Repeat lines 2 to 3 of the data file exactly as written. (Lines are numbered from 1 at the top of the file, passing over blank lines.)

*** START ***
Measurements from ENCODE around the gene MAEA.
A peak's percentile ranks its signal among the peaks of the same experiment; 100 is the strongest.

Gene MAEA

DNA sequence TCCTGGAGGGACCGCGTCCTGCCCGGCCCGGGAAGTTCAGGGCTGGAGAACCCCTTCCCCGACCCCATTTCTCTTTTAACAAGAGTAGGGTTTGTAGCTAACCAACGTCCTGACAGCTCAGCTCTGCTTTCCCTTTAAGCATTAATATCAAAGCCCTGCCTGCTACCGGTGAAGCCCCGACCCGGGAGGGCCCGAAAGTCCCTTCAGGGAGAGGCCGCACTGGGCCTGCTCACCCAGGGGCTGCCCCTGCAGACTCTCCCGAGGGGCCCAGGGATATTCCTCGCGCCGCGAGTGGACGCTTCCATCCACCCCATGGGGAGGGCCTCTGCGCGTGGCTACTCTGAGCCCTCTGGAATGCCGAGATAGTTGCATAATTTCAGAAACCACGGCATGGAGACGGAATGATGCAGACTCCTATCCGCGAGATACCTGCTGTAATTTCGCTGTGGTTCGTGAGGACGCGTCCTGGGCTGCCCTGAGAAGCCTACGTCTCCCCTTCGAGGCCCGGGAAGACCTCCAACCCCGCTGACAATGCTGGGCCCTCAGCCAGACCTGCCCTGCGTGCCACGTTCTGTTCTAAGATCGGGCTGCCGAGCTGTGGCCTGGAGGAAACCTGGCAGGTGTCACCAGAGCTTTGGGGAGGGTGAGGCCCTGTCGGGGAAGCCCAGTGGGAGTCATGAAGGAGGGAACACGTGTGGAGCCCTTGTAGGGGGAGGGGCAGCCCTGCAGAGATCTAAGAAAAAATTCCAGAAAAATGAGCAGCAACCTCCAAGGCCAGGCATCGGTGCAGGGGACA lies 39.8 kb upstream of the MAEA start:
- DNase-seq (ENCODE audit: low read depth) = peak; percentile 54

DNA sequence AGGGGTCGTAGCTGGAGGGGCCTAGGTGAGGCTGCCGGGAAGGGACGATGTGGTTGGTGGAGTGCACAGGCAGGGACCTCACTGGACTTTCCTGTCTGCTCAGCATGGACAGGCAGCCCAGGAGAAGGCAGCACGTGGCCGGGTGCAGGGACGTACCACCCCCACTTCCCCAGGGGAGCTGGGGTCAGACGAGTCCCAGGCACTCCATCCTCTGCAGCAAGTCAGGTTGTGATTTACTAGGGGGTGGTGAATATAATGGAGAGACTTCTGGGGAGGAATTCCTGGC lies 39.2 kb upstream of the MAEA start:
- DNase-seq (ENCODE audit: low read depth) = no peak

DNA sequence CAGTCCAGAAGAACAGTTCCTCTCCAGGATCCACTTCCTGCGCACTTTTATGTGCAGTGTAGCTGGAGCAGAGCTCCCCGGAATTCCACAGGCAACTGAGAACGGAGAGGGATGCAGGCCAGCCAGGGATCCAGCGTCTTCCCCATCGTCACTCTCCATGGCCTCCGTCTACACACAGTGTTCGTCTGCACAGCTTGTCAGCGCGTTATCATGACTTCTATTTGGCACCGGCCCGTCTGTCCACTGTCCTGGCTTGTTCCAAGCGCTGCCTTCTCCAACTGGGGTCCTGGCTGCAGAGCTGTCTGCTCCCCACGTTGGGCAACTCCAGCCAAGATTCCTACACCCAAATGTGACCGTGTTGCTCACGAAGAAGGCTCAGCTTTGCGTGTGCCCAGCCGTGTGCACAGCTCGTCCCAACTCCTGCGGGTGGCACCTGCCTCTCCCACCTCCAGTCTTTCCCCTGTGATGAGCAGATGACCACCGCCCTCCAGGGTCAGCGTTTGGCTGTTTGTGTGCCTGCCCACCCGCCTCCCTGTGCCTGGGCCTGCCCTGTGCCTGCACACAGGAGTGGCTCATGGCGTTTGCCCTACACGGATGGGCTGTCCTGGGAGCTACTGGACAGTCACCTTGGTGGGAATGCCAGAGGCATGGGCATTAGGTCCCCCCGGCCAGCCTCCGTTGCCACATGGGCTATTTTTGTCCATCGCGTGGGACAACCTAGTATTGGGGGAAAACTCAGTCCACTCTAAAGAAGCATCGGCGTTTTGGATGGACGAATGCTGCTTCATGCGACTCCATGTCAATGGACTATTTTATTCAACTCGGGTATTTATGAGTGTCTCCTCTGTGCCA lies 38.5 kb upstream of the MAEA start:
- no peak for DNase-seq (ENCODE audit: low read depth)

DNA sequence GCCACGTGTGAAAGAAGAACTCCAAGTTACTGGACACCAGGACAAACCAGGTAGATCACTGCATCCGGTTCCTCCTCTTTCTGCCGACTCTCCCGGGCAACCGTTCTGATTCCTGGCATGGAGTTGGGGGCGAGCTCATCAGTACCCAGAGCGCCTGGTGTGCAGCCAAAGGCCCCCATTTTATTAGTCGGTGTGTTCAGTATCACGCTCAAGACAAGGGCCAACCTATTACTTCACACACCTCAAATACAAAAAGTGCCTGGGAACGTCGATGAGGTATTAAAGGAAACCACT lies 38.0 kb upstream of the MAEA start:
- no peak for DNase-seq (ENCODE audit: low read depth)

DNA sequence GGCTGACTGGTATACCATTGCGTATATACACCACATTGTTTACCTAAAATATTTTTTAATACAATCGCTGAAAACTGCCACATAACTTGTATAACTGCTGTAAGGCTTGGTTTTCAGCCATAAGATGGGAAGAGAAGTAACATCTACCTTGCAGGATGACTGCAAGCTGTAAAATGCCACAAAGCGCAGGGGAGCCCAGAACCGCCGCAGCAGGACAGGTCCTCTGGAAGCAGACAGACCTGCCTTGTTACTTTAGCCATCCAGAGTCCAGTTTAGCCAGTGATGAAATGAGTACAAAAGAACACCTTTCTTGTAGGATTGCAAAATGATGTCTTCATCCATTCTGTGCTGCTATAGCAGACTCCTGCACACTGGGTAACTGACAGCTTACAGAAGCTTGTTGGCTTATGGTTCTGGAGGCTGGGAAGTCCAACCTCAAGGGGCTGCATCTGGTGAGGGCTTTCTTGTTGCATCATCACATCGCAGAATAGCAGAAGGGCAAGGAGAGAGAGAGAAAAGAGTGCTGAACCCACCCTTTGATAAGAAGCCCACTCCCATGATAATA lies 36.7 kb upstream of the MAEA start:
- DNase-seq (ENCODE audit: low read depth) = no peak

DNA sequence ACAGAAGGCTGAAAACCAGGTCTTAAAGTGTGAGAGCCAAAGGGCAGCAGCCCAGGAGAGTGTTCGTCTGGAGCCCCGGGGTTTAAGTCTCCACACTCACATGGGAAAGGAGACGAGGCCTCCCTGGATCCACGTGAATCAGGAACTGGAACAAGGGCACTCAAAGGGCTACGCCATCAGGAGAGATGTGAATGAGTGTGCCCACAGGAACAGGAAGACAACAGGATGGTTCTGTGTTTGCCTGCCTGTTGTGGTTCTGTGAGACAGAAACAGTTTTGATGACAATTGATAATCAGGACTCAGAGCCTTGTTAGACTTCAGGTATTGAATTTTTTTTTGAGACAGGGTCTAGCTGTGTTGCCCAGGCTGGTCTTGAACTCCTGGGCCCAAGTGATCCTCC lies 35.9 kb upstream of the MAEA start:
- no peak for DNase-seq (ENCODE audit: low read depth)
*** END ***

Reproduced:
A peak's percentile ranks its signal among the peaks of the same experiment; 100 is the strongest.

Gene MAEA